How do I create a multi-level xml catalog for mobile devices?
Create a new catalog
First, create catalog file following the guidance in the PDF manuals (Javelin for iOS and Javelin for Android user guides) and/or by copying and editing the test catalog pdfz.org/test.xml, which you can download to your PC or Mac as a zipped copy from here
The xml file should be created using an xml-aware text editor such as Notepad++ . The thing to remember is that if a catalog xml file has another catalog within it, that second catalog is a separate xml file, which also needs to be created and stored on a website somewhere. For example, if you open the test catalog using Notepad++ you will find the following entry which refers to a second level catalog, lasota.xml:
Let us suppose we want to create a catalog for a university, with sub-catalogs/folders for each Faculty and within these, sub-catalogs for each Department and maybe within these Departments, course-related catalogs. To create your xml file, you would need a top level catalog, with entries that refer to (i.e. link to the URLs for) catalogs called faculty1.xml, faculty2.xml etc, and then within the faculty1.xml file you would have a department1.xml etc, and then within department1.xml you would have your department1-100.xml file department1-200.xml etc, and within these catalogs would be the links to the pdf files and drmz files (although such files can be included at higher levels in the ‘tree’, for example to provide information relating to that Faculty or Department). The customer would only need to download the top-level catalog, because having done so, each sub-catalog would automatically download when the catalog item was touched, and then its elements would be available by touching the sub-catalog graphic again once downloaded. New items can be added to such catalogs simply by editing the version of the server where the catalog is held, and then touching the refresh icon (top right corner of each catalog) to re-download the latest version.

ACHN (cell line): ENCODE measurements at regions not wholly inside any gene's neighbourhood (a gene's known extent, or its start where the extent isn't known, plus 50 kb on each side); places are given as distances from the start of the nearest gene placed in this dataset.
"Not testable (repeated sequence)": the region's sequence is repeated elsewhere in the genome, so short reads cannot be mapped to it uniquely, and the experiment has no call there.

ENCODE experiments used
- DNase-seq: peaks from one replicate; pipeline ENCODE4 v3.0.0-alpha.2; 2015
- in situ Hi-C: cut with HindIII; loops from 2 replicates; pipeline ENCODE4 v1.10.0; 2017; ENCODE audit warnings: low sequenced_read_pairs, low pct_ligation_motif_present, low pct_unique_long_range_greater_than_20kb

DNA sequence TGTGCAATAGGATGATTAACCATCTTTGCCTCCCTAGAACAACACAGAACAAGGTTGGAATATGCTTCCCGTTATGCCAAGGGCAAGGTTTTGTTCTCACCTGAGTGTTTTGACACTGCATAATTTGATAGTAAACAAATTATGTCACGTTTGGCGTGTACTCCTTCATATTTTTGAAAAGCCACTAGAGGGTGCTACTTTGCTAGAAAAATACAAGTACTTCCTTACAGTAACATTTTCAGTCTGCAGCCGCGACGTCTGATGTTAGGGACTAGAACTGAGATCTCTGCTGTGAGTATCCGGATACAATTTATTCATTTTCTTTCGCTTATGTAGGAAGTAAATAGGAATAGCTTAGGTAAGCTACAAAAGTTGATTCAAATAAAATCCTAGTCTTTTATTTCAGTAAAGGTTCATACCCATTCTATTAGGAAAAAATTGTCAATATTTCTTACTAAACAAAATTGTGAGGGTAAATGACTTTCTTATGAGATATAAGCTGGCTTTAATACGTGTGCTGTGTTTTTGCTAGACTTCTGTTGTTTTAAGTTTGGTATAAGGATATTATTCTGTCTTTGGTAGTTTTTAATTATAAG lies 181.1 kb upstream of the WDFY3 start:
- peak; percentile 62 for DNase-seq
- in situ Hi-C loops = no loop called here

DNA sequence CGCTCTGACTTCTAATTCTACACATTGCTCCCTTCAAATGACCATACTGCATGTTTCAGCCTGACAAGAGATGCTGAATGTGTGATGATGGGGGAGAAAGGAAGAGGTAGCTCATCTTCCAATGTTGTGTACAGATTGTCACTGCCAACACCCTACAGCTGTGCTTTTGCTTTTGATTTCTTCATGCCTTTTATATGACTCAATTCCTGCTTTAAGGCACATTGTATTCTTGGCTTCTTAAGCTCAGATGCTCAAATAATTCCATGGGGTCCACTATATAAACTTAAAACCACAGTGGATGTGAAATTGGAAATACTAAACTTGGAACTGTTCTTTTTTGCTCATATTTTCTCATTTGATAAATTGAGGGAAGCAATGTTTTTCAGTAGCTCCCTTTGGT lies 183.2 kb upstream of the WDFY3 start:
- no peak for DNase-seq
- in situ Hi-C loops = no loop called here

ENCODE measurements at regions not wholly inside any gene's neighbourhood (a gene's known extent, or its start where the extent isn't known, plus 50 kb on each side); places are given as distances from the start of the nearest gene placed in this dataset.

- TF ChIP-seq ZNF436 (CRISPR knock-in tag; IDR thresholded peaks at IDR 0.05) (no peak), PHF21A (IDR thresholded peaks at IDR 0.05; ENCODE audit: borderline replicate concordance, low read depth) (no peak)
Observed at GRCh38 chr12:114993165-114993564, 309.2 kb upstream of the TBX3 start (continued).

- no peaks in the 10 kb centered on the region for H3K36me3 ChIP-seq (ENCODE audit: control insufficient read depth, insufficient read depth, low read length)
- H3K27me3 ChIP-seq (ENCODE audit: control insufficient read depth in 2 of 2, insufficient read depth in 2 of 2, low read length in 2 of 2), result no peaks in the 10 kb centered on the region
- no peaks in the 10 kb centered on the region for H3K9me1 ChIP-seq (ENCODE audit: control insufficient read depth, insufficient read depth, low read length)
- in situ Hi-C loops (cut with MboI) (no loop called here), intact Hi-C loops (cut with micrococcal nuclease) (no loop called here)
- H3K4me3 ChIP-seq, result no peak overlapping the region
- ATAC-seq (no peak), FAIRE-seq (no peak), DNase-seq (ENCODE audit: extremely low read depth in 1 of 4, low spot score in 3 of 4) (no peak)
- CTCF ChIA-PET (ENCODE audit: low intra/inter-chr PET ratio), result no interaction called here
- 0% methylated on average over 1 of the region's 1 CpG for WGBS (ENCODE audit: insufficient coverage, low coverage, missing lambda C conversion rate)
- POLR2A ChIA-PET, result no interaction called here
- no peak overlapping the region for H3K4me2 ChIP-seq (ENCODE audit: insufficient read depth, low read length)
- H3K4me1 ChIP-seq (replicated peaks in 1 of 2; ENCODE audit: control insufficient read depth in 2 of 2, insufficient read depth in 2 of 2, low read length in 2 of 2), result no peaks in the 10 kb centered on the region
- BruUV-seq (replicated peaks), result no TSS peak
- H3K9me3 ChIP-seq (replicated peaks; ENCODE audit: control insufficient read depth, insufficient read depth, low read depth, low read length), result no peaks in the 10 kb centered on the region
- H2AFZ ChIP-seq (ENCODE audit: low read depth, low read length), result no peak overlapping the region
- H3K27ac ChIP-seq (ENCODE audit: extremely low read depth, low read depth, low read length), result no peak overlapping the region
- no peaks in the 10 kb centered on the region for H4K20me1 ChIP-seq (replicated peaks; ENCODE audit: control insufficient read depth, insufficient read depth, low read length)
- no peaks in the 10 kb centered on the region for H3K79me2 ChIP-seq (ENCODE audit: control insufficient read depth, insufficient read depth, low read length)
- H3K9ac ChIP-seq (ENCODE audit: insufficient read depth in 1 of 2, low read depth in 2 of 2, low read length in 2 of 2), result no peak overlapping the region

Within catalogs there are cover images. The format of these is flexible, but a good rule of thumb is an image about 170×240 (width, height) – i.e. quite small and portrait orientation if possible, but 240×170 will work also or anything close to this arrangement – check you are happy with the results before issuing a catalog. Several points should be noted about cover images (or ‘jackets’):
- cover image files should be in .png format
- catalog files are best with short names and hosted on an http:// website not an https:// website – see also our article on https:// file hosting for mobile device files (basically a catalog file must be hosted on an http:// site not an https:// site but the files themselves can be on an https:// site which includes sites like Dropbox, Google drive etc. – although we do not recommend using Google Drive addresses or similar URLs that are extremely complicated). We can host xml catalogs for you if you wish on our pdfz.org website, so users simply type: pdfz.org/catalogname.xml to download your catalog (the http://www. bit is not required for this to work)
- as with the document files themselves, cover images can be refreshed/downloaded by long-touching the cover of the item of interest, waiting for the pop-up menu to appear, and then asking for the image to be refreshed
- because mobile devices are poor at multi-threading, downloading images and catalog data at the same time is a problem. On Android the Javelin software attempts to retrieve all the cover images for a catalog and these are downloaded as per files using the built-in Android downloader. On iOS, which is not so good at performing this kind of function, cover downloading is manual, as described above, or you can used zipped catalogs (see below)
- bespoke apps, such as Taxbooks (a free Javelin-based app for both iPAD and Android) can have some or all of their catalog images pre-loaded, so no downloading of covers is required
- if no cover image is provided, or is available but not downloaded, the Javelin software will generate a cover using the first page of the document after it is downloaded and opened
- Javelin for mobile devices recognizes zipped xml files, which can contain cover images files, and even document files etc, within the zipped catalog – see the Javelin for Android and Javelin for iOS user guides for details. An example file of this type with 100 covers can be downloaded from http://www.pdfz.org/mpbooks.zip